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How Much Is My Water Heating Costing Me?

When you’re paying your energy bills, do you ever ask what it is you’re paying for? You’re paying for your electricity and natural gas usage, but what is actually consuming those resources, and more importantly, who are the biggest culprits?

For starters, the biggest consumers of energy in the typical home is usually running your heater and AC to heat and cool your home. This is why we make a big deal about installing efficient furnaces and air conditioners.

After that, it gets a bit murky about the biggest energy vampire. But the evidence suggests that after HVAC systems, water heaters are the single biggest energy consumer. A water heater’s share of home energy usage varies depending on who you ask:

Water heating and heating system costs are similar in that they’re both subject to daily behaviors. Just as keeping your home at 75 degrees all winter long will run up your energy bill, taking 45-minute showers will hurt your wallet. However, there are other important differences to note, too.

How Do I Figure Out the Water Heater Cost in My Home?

You may have a conservatively sized home that costs very little to heat or cool. But if you have a large family, you’re likely running the shower a lot, doing a lot of laundry, using your kitchen’s hot water tap more, and other daily tasks.

What are your options for reducing your water heating costs? It all boils down to your hot water heating unit.

If you’re not familiar with how a traditional tank water heater operates, think of it as a large pot of water continuously kept warm, like a pot on a stove ready for use at any moment. When the water temperature drops below a certain point, the “stove” (represented by the heating element) inside the water heater activates and warms the water until it reaches your desired temperature setting. Afterward, the heating element switches off. As you use hot water, it’s replenished with cooler water that needs to be heated again.

How To Lower My Water Bill

The benefit of this is that while water heaters use a lot of energy when you consume hot water, they actually use energy even when you’re not using any water at all. While this is frustrating, this means that there are actually ways to save energy using the same hot water heater you have now without changing a thing about your habits:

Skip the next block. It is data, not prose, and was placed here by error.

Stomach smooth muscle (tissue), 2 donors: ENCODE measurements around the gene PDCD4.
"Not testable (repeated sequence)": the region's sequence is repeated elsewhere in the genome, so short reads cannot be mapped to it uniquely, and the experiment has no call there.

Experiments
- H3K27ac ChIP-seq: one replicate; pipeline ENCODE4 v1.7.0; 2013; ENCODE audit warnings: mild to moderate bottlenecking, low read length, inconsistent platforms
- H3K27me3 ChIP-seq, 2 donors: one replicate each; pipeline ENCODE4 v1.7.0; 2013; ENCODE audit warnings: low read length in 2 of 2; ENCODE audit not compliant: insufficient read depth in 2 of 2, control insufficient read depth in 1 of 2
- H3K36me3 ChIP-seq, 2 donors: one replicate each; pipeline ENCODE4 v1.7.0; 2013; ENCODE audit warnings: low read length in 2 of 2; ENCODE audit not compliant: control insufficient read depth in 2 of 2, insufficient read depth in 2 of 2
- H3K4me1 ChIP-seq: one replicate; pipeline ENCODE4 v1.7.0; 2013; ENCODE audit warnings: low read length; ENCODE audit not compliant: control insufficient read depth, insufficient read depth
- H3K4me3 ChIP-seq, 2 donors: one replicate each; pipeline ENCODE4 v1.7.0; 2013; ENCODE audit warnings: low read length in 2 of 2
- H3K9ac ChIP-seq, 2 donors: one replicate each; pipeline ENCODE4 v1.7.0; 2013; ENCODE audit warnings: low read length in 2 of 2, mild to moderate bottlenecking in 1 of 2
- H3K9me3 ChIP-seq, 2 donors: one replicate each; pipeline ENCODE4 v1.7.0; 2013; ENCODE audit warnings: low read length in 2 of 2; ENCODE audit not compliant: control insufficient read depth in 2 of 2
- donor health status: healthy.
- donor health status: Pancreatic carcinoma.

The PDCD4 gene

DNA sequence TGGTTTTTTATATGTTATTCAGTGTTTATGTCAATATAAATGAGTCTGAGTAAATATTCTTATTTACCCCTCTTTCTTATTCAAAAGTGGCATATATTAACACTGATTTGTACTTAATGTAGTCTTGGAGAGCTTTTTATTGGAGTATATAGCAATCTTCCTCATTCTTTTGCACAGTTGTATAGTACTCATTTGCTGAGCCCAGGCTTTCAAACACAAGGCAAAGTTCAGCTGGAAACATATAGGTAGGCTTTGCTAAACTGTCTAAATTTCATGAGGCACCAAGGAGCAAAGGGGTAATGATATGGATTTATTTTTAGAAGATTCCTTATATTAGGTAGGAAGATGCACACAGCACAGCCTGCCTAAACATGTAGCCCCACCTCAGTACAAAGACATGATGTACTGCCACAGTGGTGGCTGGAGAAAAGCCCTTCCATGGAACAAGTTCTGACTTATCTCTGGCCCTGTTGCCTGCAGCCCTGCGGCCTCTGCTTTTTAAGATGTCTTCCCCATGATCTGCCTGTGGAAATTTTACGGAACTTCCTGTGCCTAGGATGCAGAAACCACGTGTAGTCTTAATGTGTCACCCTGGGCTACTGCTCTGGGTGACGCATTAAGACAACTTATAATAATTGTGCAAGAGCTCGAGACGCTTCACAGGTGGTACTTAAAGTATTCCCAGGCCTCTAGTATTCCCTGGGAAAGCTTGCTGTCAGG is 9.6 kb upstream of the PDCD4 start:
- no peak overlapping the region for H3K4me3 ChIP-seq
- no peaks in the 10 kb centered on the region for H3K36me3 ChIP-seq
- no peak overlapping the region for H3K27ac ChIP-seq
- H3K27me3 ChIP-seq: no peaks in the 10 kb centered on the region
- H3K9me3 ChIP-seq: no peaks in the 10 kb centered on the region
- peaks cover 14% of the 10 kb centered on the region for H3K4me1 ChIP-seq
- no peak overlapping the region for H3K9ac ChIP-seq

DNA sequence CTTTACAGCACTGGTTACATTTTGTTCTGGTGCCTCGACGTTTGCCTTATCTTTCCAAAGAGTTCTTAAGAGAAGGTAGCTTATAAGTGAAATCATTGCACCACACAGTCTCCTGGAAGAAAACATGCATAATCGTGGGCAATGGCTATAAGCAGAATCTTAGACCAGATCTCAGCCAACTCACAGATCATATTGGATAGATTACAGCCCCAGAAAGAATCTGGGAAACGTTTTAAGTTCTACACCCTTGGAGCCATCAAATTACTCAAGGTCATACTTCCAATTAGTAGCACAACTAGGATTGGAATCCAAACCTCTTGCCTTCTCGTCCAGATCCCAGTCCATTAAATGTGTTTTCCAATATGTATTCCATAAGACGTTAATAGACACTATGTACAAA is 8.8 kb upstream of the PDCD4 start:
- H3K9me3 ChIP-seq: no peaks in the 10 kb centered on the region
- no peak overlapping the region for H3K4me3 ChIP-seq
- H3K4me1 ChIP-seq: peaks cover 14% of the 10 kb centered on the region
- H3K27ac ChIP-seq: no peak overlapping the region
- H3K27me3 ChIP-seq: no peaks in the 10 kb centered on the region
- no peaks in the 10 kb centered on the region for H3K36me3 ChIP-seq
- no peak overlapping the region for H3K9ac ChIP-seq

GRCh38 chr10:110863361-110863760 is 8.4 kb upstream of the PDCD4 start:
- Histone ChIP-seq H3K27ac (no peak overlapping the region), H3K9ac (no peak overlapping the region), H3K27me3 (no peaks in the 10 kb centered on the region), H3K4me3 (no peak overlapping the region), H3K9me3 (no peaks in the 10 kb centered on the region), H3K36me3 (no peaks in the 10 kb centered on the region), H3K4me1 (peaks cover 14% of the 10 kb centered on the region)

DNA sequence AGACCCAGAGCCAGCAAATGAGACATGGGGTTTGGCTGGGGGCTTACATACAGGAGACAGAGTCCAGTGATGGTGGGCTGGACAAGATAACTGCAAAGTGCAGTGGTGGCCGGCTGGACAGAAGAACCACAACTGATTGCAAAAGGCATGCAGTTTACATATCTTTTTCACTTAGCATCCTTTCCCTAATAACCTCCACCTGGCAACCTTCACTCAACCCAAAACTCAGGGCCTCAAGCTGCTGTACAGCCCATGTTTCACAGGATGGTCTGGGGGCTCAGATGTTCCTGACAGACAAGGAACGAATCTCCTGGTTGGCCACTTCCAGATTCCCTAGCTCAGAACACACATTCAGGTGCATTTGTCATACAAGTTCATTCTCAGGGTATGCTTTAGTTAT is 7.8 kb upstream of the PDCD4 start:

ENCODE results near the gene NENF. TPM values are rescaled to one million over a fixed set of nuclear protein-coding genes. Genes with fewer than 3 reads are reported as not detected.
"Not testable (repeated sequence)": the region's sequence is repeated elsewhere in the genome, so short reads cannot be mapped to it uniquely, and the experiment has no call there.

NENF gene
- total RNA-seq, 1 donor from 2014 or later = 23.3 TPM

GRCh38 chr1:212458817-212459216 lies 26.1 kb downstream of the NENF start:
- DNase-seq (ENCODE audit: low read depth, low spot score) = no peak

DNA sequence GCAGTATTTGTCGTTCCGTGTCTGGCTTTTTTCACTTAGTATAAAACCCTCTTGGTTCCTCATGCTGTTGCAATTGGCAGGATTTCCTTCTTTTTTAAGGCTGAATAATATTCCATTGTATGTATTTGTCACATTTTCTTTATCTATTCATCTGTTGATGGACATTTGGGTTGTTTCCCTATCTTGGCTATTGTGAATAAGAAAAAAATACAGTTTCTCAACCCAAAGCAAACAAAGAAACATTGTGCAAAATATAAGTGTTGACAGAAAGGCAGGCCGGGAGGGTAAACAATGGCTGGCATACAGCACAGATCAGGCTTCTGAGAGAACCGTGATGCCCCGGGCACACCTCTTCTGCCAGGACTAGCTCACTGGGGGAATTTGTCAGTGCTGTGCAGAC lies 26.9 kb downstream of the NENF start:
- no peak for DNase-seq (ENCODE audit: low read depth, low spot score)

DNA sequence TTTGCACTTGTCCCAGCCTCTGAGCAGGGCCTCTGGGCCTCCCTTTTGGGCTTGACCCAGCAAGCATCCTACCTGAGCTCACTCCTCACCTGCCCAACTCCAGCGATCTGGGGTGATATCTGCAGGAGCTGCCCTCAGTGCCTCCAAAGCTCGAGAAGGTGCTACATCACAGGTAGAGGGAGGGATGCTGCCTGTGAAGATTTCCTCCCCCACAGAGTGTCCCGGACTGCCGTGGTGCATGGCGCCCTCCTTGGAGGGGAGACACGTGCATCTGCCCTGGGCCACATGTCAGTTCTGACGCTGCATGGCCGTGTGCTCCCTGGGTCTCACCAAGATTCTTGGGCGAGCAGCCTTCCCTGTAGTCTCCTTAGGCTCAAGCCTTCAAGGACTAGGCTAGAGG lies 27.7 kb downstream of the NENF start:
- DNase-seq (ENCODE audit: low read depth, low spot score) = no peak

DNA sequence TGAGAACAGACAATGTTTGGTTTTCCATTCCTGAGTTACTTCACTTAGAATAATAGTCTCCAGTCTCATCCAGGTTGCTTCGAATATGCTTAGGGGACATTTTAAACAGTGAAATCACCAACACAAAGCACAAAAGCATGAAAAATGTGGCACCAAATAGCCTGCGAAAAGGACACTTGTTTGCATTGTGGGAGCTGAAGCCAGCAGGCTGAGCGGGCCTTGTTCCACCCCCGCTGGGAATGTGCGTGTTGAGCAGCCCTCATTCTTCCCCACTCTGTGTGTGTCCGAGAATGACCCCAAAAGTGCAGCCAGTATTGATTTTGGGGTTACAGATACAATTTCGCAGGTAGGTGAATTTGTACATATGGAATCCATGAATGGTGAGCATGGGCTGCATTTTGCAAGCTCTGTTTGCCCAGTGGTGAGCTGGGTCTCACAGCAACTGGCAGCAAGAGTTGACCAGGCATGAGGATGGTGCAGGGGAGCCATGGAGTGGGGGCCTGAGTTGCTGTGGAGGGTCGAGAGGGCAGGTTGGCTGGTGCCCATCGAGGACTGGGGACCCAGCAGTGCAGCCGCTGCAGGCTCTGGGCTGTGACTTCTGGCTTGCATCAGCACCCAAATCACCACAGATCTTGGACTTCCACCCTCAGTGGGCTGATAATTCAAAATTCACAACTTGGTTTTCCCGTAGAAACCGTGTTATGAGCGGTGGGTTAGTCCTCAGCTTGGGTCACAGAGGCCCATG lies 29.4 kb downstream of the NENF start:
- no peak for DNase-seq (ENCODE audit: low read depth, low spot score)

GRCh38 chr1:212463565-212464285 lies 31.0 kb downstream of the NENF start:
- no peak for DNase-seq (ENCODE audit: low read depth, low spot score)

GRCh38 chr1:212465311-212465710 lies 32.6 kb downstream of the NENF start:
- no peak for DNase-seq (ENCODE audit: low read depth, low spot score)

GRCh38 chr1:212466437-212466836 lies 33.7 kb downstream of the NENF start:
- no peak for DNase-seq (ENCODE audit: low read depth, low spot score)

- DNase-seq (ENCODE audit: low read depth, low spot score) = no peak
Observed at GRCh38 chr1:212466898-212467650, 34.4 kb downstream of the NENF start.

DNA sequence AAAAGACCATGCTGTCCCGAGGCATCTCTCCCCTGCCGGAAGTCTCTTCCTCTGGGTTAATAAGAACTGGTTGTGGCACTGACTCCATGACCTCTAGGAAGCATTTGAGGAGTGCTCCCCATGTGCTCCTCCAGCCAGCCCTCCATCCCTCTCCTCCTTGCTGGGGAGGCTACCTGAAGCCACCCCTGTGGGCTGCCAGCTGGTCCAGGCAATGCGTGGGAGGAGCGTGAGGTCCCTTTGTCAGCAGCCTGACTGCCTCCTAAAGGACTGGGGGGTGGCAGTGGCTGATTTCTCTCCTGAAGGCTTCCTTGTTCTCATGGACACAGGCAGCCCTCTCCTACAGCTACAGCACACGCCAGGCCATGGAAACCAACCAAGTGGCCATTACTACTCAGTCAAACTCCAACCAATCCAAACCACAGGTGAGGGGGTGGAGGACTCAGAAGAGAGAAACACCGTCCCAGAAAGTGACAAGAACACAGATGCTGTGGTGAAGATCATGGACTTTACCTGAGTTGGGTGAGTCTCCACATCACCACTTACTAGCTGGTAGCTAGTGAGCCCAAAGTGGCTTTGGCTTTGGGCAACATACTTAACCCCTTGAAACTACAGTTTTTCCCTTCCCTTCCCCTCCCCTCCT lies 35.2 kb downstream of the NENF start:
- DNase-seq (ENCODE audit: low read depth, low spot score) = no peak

• Lower Water Heater Temperature: Reduce the water heater temperature by 10 degrees to save three to five percent on heating costs.
  • Insulate Water Tank and Pipes: Insulate the tank and connecting pipes to minimize heat loss and enhance energy efficiency.
  • Fix Leaking Faucets: Promptly repair any faucet leaks to conserve water and reduce strain on the water heater.
  • Install Low-Flow Fixtures and Flow Reducers: Use low-flow fixtures and reducers to limit water usage without compromising pressure, reducing both water and energy consumption.
  • Install a Water Heater Timer: Use a timer to optimize water heating by turning the heater off during off-peak hours or when not in use, saving energy and costs.

Should I Replace My Water Heater If It’s Old?

With proper maintenance, water heaters last around 15 to 25 years. However, if you don’t take care of it or if it’s older than that, it may be best to replace it.

If you aren’t sure how old your water heater is, the International Association of Certified Home Inspectors has a handy guide on how to read the serial number on the tank to determine the age of your water heater. Contact the manufacturer for assistance if your water heater isn’t on that list.

Water heaters have become significantly more efficient in the last few years. Even a decade or so has made a big difference. Our Energy Audit team at Gilmore can help you identify energy-efficient water heaters that will save you money while fulfilling your family’s hot water needs.

If you really want to cut your energy costs, consider buying an Energy Star-certified hot water heater. Energy Star gas-powered water heaters are at least eight percent more efficient than typical models. If you rely on electrical power, an Energy Star-certified heat pump water heater uses less than half the energy of a standard electric-powered model. Visit Energy Star’s site to see a full list of Energy Star-certified water heaters.

If you are a PG&E or SMUD customer, you may want to check and see if they offer energy efficiency rebates to customers in your area for installing an efficient water heater. This can help to cover some of the upfront costs.

For those looking to radically reduce your water heating energy consumption, you may even want to consider a tankless water heater. However, these can be very expensive, so consider carefully before going this route.

Are you ready to upgrade your water heater? Whether you want a standard model or a new tankless water heater, our skilled technicians at Gilmore are here for you. Contact us today by calling (866) 393-8316 and let us know how we can help.